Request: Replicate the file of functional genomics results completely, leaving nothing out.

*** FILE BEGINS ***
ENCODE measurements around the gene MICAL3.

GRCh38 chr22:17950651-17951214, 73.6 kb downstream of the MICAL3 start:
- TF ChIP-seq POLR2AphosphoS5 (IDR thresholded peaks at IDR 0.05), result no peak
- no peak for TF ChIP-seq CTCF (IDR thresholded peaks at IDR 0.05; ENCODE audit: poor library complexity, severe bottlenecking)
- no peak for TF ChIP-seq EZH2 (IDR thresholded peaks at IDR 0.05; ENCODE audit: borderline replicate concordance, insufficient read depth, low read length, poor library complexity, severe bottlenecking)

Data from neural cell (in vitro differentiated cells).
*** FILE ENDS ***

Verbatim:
ENCODE measurements around the gene MICAL3.

GRCh38 chr22:17950651-17951214, 73.6 kb downstream of the MICAL3 start:
- TF ChIP-seq POLR2AphosphoS5 (IDR thresholded peaks at IDR 0.05), result no peak
- no peak for TF ChIP-seq CTCF (IDR thresholded peaks at IDR 0.05; ENCODE audit: poor library complexity, severe bottlenecking)
- no peak for TF ChIP-seq EZH2 (IDR thresholded peaks at IDR 0.05; ENCODE audit: borderline replicate concordance, insufficient read depth, low read length, poor library complexity, severe bottlenecking)

Data from neural cell (in vitro differentiated cells).